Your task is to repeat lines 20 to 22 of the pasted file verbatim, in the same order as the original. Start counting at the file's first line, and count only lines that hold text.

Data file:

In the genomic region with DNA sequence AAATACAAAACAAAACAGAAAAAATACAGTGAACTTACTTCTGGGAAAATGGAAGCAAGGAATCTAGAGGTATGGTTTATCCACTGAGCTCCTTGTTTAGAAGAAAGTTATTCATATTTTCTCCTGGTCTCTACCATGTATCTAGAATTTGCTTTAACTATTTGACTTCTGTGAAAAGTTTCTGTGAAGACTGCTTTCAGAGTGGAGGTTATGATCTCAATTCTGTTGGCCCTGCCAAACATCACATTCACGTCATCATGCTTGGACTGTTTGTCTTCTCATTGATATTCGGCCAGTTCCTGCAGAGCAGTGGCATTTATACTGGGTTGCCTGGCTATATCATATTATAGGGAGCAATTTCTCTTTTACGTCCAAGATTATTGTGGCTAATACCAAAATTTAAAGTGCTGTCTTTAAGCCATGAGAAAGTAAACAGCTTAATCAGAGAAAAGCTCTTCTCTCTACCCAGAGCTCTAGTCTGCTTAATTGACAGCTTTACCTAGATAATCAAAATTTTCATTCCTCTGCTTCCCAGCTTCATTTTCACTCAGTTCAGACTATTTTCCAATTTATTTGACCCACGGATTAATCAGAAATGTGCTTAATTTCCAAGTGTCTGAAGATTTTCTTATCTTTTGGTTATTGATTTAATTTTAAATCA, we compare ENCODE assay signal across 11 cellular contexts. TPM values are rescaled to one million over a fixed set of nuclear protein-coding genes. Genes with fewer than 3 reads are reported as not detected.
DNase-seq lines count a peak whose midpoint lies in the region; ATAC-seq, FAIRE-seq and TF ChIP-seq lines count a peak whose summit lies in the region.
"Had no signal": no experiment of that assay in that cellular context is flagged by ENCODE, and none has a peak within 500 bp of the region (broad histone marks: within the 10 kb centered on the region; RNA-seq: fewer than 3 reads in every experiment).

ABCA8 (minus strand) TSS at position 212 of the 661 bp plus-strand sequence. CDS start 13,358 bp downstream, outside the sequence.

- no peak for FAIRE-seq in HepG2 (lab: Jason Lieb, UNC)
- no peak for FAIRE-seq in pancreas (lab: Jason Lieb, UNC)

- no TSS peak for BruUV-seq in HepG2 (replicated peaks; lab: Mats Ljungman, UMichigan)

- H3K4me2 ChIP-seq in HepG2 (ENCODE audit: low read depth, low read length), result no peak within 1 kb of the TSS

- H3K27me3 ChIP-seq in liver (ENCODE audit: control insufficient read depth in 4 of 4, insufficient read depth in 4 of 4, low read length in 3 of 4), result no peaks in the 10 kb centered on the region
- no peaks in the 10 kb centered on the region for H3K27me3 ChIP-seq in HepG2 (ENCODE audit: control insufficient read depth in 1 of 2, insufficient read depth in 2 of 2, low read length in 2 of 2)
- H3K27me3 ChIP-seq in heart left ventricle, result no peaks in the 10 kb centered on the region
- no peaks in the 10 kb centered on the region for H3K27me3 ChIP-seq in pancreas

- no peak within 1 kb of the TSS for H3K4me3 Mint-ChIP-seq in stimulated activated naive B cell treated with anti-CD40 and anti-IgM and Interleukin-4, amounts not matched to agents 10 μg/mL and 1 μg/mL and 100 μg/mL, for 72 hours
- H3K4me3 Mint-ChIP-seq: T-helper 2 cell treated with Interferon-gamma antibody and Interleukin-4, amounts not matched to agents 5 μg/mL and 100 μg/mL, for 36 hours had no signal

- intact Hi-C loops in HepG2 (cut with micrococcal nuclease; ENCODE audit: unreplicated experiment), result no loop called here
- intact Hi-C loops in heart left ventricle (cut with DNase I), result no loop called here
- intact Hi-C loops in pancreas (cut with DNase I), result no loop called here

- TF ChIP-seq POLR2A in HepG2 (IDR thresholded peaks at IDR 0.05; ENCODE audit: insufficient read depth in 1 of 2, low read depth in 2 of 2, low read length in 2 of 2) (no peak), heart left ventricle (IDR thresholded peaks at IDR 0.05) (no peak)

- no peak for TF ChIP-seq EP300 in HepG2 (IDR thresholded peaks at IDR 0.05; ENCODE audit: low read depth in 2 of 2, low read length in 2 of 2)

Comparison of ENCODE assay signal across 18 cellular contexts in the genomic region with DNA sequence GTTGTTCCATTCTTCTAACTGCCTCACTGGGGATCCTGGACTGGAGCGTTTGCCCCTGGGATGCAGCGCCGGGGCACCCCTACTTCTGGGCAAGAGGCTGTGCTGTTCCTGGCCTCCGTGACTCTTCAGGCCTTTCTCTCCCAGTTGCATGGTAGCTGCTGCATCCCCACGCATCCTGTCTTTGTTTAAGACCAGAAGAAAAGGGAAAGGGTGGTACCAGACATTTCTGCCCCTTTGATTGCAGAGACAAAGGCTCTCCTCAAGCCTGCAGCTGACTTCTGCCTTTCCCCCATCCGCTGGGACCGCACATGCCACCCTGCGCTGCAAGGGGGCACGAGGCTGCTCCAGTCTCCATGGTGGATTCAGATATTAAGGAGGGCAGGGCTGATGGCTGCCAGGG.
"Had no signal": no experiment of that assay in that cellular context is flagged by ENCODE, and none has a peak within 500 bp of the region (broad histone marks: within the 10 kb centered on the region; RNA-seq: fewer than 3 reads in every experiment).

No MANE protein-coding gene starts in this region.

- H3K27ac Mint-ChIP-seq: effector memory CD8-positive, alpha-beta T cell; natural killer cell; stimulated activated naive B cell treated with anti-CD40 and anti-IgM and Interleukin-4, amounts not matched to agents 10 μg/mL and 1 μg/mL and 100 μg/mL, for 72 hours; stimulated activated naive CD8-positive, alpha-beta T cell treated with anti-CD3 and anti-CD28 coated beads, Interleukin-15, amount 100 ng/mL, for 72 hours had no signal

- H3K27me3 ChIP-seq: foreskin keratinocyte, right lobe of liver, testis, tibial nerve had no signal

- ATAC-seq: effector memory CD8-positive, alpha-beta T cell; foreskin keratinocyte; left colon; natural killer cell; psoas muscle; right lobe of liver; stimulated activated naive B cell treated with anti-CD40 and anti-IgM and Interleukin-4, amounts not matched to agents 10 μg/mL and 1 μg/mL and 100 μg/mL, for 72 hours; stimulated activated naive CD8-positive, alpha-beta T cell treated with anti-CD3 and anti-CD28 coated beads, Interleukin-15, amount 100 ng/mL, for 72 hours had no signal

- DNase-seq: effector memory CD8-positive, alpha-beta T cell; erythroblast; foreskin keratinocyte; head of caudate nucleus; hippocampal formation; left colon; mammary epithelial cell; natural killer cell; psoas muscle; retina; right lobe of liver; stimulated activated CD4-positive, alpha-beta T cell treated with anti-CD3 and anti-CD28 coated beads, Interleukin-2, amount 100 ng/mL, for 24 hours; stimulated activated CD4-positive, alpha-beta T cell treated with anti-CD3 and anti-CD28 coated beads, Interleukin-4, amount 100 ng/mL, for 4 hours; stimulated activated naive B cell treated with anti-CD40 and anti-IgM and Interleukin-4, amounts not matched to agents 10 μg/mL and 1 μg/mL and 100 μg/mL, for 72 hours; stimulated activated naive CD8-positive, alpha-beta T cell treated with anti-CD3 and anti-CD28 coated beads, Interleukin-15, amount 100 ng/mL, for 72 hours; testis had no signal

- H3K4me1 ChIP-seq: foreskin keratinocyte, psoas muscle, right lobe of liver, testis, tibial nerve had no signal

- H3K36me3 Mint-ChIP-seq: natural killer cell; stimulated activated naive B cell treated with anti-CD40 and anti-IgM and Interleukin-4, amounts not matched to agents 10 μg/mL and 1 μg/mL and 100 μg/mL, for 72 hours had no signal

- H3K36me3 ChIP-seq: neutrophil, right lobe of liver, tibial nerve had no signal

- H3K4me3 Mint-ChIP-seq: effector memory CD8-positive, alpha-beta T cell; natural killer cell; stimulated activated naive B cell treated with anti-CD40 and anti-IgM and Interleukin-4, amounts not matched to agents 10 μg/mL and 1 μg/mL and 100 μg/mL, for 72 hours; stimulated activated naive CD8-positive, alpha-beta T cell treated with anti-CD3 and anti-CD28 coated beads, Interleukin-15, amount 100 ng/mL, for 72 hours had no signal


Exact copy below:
Comparison of ENCODE assay signal across 18 cellular contexts in the genomic region with DNA sequence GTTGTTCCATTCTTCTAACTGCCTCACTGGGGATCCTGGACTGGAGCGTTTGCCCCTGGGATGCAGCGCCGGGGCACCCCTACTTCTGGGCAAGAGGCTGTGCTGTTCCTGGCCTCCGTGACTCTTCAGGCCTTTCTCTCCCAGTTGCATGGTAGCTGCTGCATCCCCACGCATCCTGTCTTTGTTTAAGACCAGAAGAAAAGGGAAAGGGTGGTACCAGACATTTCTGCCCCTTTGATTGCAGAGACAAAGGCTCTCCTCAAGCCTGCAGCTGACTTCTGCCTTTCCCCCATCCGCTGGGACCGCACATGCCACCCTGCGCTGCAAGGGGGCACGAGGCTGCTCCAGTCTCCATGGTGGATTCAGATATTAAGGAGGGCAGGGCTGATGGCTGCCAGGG.
"Had no signal": no experiment of that assay in that cellular context is flagged by ENCODE, and none has a peak within 500 bp of the region (broad histone marks: within the 10 kb centered on the region; RNA-seq: fewer than 3 reads in every experiment).

No MANE protein-coding gene starts in this region.